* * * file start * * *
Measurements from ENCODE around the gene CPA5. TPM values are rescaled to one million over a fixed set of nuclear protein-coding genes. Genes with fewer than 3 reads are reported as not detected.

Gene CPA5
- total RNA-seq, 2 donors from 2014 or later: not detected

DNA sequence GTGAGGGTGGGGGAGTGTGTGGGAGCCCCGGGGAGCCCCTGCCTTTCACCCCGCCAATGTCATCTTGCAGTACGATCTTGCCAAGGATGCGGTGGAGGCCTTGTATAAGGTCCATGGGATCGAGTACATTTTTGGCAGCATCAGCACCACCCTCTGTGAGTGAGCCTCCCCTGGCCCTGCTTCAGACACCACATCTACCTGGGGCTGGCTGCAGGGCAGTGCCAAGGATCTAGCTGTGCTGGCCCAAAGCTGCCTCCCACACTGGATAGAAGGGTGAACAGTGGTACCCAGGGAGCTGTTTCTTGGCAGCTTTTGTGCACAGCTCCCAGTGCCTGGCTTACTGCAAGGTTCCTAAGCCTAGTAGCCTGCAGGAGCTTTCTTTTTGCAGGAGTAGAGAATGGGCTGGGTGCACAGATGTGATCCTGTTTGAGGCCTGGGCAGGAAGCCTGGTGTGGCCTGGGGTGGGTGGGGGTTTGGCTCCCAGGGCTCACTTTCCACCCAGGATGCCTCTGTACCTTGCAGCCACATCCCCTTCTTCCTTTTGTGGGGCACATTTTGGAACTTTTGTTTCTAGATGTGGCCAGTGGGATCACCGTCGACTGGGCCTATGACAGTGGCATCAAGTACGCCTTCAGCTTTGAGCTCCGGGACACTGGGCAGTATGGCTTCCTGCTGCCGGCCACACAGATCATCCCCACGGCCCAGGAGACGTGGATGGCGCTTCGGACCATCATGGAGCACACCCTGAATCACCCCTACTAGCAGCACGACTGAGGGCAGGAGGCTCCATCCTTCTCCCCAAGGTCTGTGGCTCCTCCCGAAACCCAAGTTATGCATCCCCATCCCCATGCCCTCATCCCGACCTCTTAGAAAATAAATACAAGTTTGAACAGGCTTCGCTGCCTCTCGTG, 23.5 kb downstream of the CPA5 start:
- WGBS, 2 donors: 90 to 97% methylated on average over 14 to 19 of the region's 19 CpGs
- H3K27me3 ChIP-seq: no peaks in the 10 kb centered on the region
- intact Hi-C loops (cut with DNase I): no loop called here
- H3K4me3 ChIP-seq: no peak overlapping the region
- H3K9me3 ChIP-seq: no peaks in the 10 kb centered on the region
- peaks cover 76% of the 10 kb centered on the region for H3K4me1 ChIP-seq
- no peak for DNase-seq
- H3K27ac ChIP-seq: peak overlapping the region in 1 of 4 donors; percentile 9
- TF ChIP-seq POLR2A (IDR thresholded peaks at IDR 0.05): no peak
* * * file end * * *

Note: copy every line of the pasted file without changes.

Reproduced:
Measurements from ENCODE around the gene CPA5. TPM values are rescaled to one million over a fixed set of nuclear protein-coding genes. Genes with fewer than 3 reads are reported as not detected.

Gene CPA5
- total RNA-seq, 2 donors from 2014 or later: not detected

DNA sequence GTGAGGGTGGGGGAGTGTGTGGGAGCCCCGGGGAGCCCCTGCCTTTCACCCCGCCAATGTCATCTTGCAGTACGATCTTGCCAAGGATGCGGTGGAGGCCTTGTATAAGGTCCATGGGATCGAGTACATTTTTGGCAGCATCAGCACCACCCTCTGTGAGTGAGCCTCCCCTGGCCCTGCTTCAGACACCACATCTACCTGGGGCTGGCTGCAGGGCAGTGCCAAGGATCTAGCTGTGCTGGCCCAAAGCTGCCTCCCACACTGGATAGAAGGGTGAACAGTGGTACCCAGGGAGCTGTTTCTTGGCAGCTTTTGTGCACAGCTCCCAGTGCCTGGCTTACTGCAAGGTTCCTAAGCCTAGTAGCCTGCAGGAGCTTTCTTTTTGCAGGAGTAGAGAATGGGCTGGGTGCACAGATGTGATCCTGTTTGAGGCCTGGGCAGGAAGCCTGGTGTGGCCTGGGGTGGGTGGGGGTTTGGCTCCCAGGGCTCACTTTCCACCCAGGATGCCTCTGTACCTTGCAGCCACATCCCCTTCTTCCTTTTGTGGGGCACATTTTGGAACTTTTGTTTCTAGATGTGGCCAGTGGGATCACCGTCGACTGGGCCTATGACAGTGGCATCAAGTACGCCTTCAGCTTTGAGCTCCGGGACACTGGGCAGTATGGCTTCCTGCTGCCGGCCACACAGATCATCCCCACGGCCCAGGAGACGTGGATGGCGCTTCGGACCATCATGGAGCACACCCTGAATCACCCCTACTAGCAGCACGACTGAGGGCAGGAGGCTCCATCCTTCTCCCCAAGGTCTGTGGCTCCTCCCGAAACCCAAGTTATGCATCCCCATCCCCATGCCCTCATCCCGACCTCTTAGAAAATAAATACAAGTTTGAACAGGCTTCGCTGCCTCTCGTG, 23.5 kb downstream of the CPA5 start:
- WGBS, 2 donors: 90 to 97% methylated on average over 14 to 19 of the region's 19 CpGs
- H3K27me3 ChIP-seq: no peaks in the 10 kb centered on the region
- intact Hi-C loops (cut with DNase I): no loop called here
- H3K4me3 ChIP-seq: no peak overlapping the region
- H3K9me3 ChIP-seq: no peaks in the 10 kb centered on the region
- peaks cover 76% of the 10 kb centered on the region for H3K4me1 ChIP-seq
- no peak for DNase-seq
- H3K27ac ChIP-seq: peak overlapping the region in 1 of 4 donors; percentile 9
- TF ChIP-seq POLR2A (IDR thresholded peaks at IDR 0.05): no peak